Uphilldowndale

Watching nature take its course, from the top of a hill in northern England


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Grave Matters

It’s no secret that on our travels, I’m often to be found in grave yards. I find them a fascinating social history, and wildlife refuges.

Whilst on our trip along Ireland’s Wild Atlantic Way, we thought we’d look up some Mr Uphilldowndale’s ancestors

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Frustratingly, given that we’d already been in about 20 graveyards ,and some of them were very impressive, I have to say; this is Kilmacduagh dating back to the 7th century 

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we found the one we wanted in Edgesworthstown to be locked.

Edgeworths town church.jpg Ahh well, we’ll make an appointment next time.

 

The Irish, take dying very seriously, it’s not  a topic they shy away from. My holiday reading for this trip was ‘My Fathers Wake’ by Kevin Toolis, how the Irish teach us to live love and die  it helped me to read the graveyards in a different way.

You’d never see a sign like this in an English graveyard.

Grave Matters

In England the  neighbours of the bereaved might bring flowers, offer their condolences, but would they offer to dig the grave? No.

The artefacts left at graves, also told a story, and were very different from what you might see in most of the UK, apart perhaps from areas where there is  a large Irish Catholic populations.

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We were a bit worried about Mary, it was 25c, it must be very hot in there.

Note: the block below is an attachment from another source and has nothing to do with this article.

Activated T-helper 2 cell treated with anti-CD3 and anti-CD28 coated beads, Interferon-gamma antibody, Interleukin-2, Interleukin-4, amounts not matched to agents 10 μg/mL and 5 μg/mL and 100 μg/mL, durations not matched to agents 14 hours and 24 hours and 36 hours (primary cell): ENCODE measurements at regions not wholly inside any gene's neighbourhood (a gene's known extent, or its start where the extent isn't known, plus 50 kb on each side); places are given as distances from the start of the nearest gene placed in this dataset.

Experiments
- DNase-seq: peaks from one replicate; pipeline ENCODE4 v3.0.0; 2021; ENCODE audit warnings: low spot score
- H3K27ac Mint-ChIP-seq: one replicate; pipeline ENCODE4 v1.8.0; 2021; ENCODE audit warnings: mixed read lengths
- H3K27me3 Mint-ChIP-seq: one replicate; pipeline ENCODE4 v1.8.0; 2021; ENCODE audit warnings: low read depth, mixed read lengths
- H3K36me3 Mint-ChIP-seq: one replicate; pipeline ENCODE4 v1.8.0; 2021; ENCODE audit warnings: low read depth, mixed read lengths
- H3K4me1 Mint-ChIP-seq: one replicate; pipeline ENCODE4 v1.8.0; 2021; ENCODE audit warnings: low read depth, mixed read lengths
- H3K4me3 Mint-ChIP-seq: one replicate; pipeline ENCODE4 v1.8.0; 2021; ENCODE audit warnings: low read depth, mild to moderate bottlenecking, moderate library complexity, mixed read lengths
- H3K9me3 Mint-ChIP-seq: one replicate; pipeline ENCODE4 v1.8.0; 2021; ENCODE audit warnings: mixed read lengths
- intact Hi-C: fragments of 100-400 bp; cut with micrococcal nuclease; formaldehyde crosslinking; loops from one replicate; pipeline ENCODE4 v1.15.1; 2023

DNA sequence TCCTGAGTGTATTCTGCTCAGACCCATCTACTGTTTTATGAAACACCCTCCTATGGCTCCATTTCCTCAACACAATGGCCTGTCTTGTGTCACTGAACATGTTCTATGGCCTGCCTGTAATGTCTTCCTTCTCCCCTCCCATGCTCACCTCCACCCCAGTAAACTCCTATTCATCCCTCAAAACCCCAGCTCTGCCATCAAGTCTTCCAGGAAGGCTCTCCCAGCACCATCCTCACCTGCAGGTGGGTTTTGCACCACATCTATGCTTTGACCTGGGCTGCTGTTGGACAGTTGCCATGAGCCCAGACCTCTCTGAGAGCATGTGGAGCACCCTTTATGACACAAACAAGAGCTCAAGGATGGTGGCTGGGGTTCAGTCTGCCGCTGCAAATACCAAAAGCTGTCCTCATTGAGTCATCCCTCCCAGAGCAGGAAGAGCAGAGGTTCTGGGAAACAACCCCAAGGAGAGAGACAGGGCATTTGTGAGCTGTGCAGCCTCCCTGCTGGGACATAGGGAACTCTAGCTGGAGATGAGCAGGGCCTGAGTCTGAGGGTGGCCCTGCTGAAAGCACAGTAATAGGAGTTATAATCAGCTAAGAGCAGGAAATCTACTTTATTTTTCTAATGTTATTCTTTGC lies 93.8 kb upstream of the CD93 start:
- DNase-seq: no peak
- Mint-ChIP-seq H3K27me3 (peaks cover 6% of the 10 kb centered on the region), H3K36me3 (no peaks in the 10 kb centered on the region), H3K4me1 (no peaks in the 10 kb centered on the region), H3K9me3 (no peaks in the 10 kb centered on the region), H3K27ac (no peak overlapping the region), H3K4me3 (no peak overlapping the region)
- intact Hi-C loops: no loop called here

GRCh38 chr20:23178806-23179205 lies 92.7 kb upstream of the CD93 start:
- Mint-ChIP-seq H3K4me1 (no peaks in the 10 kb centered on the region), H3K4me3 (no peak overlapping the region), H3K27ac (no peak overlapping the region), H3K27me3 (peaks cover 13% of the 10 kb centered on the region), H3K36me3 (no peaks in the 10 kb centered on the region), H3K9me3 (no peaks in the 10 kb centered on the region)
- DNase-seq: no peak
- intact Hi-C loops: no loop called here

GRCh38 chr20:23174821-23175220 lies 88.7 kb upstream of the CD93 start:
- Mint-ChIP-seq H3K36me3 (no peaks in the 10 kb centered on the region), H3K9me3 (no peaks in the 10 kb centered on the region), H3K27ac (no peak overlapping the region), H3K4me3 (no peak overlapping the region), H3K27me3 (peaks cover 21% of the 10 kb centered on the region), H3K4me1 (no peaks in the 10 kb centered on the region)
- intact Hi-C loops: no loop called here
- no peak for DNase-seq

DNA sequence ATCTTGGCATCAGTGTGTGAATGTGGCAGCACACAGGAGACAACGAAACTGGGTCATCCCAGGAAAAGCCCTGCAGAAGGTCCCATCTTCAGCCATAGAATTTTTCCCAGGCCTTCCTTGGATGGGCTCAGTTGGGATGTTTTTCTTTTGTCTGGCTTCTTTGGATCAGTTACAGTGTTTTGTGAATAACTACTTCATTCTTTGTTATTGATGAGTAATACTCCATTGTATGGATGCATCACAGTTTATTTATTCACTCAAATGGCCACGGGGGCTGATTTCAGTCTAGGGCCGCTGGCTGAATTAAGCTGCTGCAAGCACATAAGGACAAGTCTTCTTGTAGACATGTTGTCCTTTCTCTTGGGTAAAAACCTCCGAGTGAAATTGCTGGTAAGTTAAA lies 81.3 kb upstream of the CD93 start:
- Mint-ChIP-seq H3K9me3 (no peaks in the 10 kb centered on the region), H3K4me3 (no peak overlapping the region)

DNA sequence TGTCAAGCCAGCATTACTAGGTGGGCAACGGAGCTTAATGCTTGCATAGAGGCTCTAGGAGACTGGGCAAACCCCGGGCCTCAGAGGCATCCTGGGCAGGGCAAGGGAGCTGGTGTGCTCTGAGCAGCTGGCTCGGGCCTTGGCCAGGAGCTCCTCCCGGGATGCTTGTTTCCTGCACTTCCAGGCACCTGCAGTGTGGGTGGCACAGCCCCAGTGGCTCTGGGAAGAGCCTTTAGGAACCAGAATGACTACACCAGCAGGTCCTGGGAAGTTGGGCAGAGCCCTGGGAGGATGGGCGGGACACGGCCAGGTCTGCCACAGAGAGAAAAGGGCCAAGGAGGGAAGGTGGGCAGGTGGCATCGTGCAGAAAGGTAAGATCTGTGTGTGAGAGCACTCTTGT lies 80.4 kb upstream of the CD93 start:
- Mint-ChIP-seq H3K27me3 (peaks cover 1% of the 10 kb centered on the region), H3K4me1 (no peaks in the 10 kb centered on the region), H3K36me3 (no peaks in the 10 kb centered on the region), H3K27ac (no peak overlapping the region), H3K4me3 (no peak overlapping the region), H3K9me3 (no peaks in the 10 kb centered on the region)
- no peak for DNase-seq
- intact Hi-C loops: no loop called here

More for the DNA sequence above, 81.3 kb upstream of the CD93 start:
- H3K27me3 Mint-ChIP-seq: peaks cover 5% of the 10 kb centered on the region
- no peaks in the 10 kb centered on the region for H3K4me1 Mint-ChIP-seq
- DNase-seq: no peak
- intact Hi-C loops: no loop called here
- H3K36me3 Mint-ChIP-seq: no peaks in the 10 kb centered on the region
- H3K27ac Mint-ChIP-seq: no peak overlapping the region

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And when the Irish talk about family graves, they can go back a few generations, with newer  memorial stones added.

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Makes you think, doesn’t it.

the greatest sin

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High Summer

Goodness me its warm, I’m a delicate skinned Derbyshire lass, like the landscape around me I tend to get a little frazzled in the heat.

Moorland fires are still burning, on the hills above Manchester, we’ve had grass fires locally, but thankfully they’ve been caught in time.

At this time of the year, just briefly, the sun is high enough to cast its rays through the roof-lights on the north side of the house, the shadows that form surprise me, we’ve been trying to work out how this image, of a palm frond, taken around noon today, on the grey tiles of the hall floor, appears to be a negative image. My heat addled brain didn’t really compute this, until the moment had passed.

Negative Fern.jpgWe shall have to investigate further tomorrow.


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Sunday Special

It was the first Sunday in June when we were in Dingle Co Kerry, Ireland, a special Sunday it seems, there had been a confirmation service, that flooded out on to the streets, everyone dressed in their Sunday best.

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The majority of the shop windows had religious figures, pictures and flowers displayed, this is the pharmacy, it looks of it, this may not be the first Sunday in June he’s seen.

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I wanted to show you this  house window themed in red, which I imagine has a special significance*, Jesus wearing a road cone, wasn’t quite what I expected when I downloaded the images.

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*If someone could explain, I’d be grateful, I tried searching the Internet, but got lost in things I didn’t understand.


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Sweet Scented Shady Lanes

A delightful place to be on a hot day, the deeper the lane the better.